The proliferation of harsh legislation, arbitrarily enforced by police and prosecutors making virtually unreviewable discretionary decisions, raises deeper questions for Stuntz. Why were legislators not checked in their passing of laws so destructive to inner-city communities? Why were official authorities not stopped from using their discretionary powers so punitively? Because, says Stuntz, the people most affected by criminal laws, whether those persons are defendants or victims or whole neighborhoods, are not the people who make the laws.
A decision about how much one of their sons or daughters or neighbors should be charged, found guilty or punished is no longer mediated through members of the local community, either as voters or jurors. They have no real voice in the making or the application of the laws. Those who do have a voice are not likely to be affected by the laws they make. Because of the growth of large cities and suburbs and legislative district-drawing, prosecutors are often elected by persons whose lives are untouched by the decisions the prosecutors make. The penalties of harsher legislation are visited upon the heads of others.
“It was not always so.” To know when and why the system was better, one must follow Stuntz deep into the history of criminal justice since the founding of the nation. His view is panoptic. He scrutinizes punishment theories, immigration trends, policing styles, prison populations, rising and falling crime rates, lynch law, acquittal and conviction rates, many constitutional decisions, the cost of operating the system and plenty of political dynamics. Stuntz concludes that “for much of the nation’s past the system worked reasonably well, at least by comparison with the different kind of democracy that reigns over that system today.” When the democracy was local, it could modulate and moderate outcomes.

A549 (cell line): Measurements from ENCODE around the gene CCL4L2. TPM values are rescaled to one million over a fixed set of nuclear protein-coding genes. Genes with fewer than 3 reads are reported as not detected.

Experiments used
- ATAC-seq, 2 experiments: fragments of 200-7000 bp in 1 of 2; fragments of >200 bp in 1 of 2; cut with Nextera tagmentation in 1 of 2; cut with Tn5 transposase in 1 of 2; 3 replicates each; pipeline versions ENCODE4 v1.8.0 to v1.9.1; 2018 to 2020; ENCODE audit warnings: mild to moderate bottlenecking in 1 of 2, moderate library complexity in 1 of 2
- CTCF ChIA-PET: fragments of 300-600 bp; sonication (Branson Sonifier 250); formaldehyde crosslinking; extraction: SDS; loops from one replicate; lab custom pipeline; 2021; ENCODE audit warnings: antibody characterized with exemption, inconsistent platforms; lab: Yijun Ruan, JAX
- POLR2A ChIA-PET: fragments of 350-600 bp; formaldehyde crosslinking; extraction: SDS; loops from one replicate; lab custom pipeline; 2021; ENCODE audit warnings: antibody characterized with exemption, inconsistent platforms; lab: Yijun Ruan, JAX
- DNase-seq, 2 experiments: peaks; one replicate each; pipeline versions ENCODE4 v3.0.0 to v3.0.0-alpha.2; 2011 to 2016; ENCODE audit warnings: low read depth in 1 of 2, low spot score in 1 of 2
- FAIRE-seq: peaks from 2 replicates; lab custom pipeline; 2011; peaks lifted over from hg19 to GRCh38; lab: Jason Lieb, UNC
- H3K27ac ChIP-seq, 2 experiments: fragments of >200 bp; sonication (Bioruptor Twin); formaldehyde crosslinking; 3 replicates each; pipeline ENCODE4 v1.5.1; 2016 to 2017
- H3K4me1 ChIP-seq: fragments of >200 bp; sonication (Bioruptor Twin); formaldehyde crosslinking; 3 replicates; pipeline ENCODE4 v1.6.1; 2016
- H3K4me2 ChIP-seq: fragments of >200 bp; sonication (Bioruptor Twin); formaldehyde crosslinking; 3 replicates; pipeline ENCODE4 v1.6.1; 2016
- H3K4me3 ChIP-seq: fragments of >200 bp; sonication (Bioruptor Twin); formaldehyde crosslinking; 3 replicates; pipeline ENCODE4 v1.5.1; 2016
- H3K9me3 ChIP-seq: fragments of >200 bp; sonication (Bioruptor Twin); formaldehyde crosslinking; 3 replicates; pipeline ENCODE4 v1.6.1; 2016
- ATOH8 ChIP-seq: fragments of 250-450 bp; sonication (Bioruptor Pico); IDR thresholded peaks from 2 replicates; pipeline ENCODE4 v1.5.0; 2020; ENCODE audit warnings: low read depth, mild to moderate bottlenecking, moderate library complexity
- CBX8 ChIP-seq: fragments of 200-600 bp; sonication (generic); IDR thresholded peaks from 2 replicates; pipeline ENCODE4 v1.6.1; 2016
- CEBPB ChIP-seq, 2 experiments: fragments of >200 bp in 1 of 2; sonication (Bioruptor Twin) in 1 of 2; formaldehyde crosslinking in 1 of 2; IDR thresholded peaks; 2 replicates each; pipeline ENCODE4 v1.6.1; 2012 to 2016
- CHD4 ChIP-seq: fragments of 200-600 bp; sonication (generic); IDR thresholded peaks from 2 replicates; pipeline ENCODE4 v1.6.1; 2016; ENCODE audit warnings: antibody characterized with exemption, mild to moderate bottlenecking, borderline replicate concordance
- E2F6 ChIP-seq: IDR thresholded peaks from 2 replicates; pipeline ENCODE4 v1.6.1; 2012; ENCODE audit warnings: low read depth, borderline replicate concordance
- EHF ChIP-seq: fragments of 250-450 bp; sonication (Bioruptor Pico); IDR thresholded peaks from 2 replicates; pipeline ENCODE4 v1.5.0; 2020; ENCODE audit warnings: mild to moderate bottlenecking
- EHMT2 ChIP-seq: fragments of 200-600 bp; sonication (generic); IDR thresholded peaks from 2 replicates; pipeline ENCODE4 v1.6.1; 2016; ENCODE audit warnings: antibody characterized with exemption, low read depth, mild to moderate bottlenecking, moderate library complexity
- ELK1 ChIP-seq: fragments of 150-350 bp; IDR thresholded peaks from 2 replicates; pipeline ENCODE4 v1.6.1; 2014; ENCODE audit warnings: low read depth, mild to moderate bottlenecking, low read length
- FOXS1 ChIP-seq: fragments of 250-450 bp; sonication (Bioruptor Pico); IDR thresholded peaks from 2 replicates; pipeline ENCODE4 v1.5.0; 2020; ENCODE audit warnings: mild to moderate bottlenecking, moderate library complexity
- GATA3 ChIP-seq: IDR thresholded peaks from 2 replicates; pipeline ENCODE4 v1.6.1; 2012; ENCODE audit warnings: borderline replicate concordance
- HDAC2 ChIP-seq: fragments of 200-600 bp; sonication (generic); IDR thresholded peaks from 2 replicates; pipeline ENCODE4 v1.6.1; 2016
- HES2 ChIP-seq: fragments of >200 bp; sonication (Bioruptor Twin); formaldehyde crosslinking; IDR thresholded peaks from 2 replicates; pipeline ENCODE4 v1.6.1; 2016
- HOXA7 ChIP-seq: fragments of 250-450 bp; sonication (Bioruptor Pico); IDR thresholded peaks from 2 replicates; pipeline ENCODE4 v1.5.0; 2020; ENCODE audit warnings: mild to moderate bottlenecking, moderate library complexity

Given Stuntz’s sharp sensitivity to any kind of unfairness in the justice system, it is surprising to read his singular, if not odd, view of the Warren court’s development of procedural protections for accused persons. The court’s decisions, he believes, “seemed designed to protect the guiltiest suspects and defendants.” He blames the court’s articulation of defendants’ rights (or is it the rights themselves?) for perversely causing a political backlash that introduced harsher anti-crime measures and impeded reform. One wishes, at least, that he had written more to explain his views on this matter.
Stuntz believes we have a chance, though only a slim one, of eliminating the discrimination, excess and injustice that characterize our broken system. We might succeed if we reintroduce local democratic control over the whole system. The making of laws, the judging of guilt and the severity of punishment must be put back into the hands of the local communities that the criminal law directly affects. Prosecutors and police must be governed locally. The Supreme Court must breathe new life into the dormant equal protection clause so that it can fulfill its potential for ridding the system of racial discrimination.
Stuntz’s book makes an eloquent, deeply reflective and historically well-rooted plea for a return to humane, fair and effective criminal justice. Every legislator, politician, judge, attorney, law student and lay citizen interested in understanding and improving our system should study this book. It will very deservedly be a centerpiece for any future discussion of criminal justice reform.